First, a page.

Wednesday , 19 February 2020

Hargeisa job fair helps youth find jobs

HARGEISA — A two-day job fair held in Hargeisa, has helped 50 young people, including 20 women, find gainful employment. The job fair billed as the first of its kind in Hargeisa was held on 29 and 30 December 2019 and was attended by local companies and 300 job seekers.

Bukhari Mohamed Abdillahi, 26, who has been job hunting for more than two years, was among those who clinched a job at the fair.

After graduating from the University of Hargeisa in 2017, Bukhari worked as an unpaid intern for about a year but has never had proper employment. He applied for nine different jobs but was not hired due to what he believes is prevailing nepotism in society. This, he said, has often led him to question the value of his university education.

However, at the job fair, Bukhari had a chance to connect with eight local companies, one of which hired him on the spot. He starts work in January as a marketing officer at an internet company.

“This is the first step in my professional career. Being employed is good for morale and is key to personal development. I’m happy and confident about my future prospects,” said Bukhari.

Among the companies that exhibited at the job fair are Dhoweye, a taxi and car-rental company; Sahal, a long-distance transportation company; So Gasho, an internet service company; and Amal, a money transfer company.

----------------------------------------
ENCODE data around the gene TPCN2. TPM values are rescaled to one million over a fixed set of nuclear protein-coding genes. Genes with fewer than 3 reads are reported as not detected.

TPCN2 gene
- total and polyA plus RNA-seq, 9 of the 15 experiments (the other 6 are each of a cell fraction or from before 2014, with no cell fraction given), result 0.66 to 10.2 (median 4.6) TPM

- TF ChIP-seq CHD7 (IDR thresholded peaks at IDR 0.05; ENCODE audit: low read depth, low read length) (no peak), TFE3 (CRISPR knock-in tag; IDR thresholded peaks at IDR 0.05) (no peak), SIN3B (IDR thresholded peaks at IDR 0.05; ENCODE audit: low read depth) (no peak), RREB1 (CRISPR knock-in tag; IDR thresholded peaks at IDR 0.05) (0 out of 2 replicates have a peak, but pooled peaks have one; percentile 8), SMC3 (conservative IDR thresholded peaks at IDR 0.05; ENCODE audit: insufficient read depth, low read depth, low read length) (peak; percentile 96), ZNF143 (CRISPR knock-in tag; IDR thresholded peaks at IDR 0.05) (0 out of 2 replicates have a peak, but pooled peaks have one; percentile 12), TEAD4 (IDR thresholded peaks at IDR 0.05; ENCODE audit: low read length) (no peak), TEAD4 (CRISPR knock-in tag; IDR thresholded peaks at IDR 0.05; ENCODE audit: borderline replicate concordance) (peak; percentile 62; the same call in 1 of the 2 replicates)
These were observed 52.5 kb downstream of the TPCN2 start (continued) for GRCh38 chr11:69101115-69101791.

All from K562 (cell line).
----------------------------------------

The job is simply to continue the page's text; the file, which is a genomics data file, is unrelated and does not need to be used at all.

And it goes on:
Kamal Hassan Isaq, the head of the youth development department of Havayoco, the non-profit organization that sponsored the fair, told Radio Ergo that 50 youth had been hired at the event in a fair and transparent manner. All the interviewees were judged solely on their skills and suitability for the available positions.

Hoodo Abdirahman Ali was among 20 young women hired at the fair. She starts her first job in January with Amal, a money transfer or hawala company, more than a year after graduating with an accounting degree from the University of Hargeisa.

“Every graduate ought to be employed, be self-sufficient and support their families. Even if you want to continue with further studies, you still need to work and find a source of income somewhere,” said Hoodo, who is hoping that her new job will help her to contribute to her family’s living standard.

The job fair in Hargeisa was the first of its kind, where local employers were able to present vacancies and job-seekers had a chance to compete for these positions in openly, free from nepotism and discrimination.

Source: Radio Ergo

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